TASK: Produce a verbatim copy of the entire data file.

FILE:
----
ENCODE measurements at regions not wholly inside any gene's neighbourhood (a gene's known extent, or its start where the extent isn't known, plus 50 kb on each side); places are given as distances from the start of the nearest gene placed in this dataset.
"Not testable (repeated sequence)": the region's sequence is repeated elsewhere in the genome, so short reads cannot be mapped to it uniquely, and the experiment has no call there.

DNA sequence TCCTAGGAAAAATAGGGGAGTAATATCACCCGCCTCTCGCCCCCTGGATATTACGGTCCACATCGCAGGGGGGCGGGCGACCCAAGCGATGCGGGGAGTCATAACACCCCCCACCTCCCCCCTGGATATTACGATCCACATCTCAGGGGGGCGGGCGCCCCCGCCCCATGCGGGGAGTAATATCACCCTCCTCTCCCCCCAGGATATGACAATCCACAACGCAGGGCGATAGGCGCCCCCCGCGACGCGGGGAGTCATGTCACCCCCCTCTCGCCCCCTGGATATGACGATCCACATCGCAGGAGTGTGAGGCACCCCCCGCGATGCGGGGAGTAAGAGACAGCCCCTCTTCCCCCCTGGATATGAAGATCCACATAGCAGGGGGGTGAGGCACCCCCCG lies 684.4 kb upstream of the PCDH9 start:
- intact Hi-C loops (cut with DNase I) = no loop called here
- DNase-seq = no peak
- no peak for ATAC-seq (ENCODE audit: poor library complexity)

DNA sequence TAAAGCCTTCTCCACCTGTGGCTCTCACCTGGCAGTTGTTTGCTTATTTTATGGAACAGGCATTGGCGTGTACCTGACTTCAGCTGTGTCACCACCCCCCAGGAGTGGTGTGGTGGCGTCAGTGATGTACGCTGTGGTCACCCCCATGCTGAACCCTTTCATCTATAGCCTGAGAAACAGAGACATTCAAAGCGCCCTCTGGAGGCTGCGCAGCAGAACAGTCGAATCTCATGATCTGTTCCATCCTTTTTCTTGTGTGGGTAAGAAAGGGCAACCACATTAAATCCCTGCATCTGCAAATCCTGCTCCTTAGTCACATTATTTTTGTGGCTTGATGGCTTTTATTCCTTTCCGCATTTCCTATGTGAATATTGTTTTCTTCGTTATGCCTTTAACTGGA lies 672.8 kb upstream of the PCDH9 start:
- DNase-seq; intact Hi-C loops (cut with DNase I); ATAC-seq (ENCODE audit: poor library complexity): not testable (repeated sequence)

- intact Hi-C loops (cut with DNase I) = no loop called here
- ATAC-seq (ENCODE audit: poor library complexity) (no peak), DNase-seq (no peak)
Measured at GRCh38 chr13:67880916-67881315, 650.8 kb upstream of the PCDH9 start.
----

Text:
ENCODE measurements at regions not wholly inside any gene's neighbourhood (a gene's known extent, or its start where the extent isn't known, plus 50 kb on each side); places are given as distances from the start of the nearest gene placed in this dataset.
"Not testable (repeated sequence)": the region's sequence is repeated elsewhere in the genome, so short reads cannot be mapped to it uniquely, and the experiment has no call there.

DNA sequence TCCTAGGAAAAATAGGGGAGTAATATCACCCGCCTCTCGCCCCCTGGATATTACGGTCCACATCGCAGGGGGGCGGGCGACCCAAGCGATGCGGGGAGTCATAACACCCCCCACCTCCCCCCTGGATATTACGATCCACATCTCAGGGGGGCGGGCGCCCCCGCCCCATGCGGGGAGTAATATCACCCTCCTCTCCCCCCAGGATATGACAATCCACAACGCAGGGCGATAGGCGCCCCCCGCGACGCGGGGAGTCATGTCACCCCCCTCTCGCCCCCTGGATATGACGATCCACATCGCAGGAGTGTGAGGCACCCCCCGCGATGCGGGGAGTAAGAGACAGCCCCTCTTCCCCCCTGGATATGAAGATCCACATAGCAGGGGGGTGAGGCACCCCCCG lies 684.4 kb upstream of the PCDH9 start:
- intact Hi-C loops (cut with DNase I) = no loop called here
- DNase-seq = no peak
- no peak for ATAC-seq (ENCODE audit: poor library complexity)

DNA sequence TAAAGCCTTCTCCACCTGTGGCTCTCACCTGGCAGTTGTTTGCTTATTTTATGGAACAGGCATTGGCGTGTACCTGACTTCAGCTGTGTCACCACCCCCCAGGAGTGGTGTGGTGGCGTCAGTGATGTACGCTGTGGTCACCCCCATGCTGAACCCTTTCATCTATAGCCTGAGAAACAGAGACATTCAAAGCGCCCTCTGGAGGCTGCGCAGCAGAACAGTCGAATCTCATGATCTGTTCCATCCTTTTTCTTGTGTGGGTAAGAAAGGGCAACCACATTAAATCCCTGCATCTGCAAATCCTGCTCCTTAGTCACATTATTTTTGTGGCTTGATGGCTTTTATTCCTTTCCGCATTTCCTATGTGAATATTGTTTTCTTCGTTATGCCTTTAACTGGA lies 672.8 kb upstream of the PCDH9 start:
- DNase-seq; intact Hi-C loops (cut with DNase I); ATAC-seq (ENCODE audit: poor library complexity): not testable (repeated sequence)

- intact Hi-C loops (cut with DNase I) = no loop called here
- ATAC-seq (ENCODE audit: poor library complexity) (no peak), DNase-seq (no peak)
Measured at GRCh38 chr13:67880916-67881315, 650.8 kb upstream of the PCDH9 start.